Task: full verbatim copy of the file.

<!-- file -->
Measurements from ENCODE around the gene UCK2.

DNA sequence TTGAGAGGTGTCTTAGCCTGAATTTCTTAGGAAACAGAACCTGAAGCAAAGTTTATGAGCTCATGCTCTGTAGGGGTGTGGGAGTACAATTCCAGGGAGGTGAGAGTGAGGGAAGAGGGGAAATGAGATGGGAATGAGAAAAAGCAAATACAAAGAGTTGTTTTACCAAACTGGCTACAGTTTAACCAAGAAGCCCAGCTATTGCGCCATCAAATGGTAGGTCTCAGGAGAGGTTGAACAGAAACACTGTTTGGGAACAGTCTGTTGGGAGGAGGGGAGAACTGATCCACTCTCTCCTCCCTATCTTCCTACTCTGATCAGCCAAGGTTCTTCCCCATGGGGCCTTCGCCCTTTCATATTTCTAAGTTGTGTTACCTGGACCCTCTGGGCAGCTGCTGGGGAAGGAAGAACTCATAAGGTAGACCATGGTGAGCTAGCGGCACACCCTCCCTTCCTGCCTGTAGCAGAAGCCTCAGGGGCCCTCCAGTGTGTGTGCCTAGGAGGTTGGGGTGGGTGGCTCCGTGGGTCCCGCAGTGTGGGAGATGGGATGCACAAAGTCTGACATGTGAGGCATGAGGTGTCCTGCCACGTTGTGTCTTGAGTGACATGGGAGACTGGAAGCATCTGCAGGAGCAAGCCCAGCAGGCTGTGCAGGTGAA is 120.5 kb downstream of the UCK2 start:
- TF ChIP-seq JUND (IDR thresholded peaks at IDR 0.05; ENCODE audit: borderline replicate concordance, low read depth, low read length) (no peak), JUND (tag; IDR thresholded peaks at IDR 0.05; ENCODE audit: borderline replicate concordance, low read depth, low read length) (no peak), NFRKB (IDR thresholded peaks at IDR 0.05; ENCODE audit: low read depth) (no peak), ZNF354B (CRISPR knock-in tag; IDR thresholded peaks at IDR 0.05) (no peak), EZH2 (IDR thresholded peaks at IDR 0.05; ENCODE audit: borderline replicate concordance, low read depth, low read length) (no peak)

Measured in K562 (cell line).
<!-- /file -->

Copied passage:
Measurements from ENCODE around the gene UCK2.

DNA sequence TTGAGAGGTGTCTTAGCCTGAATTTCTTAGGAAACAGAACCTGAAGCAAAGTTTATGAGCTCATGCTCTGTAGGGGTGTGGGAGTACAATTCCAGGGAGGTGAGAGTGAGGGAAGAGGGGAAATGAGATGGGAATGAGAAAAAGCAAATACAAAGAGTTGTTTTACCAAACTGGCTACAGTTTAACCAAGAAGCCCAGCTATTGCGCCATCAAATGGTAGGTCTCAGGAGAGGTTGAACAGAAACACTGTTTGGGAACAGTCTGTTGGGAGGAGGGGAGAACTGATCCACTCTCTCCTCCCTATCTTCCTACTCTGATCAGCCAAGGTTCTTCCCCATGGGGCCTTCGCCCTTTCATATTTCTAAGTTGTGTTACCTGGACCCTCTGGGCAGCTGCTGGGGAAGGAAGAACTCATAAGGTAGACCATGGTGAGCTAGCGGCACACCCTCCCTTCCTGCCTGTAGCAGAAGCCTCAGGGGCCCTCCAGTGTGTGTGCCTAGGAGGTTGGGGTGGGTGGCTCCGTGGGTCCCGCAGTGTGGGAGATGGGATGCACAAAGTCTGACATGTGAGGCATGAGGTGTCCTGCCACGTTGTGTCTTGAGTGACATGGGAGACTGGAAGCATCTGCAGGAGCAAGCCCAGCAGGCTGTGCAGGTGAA is 120.5 kb downstream of the UCK2 start:
- TF ChIP-seq JUND (IDR thresholded peaks at IDR 0.05; ENCODE audit: borderline replicate concordance, low read depth, low read length) (no peak), JUND (tag; IDR thresholded peaks at IDR 0.05; ENCODE audit: borderline replicate concordance, low read depth, low read length) (no peak), NFRKB (IDR thresholded peaks at IDR 0.05; ENCODE audit: low read depth) (no peak), ZNF354B (CRISPR knock-in tag; IDR thresholded peaks at IDR 0.05) (no peak), EZH2 (IDR thresholded peaks at IDR 0.05; ENCODE audit: borderline replicate concordance, low read depth, low read length) (no peak)

Measured in K562 (cell line).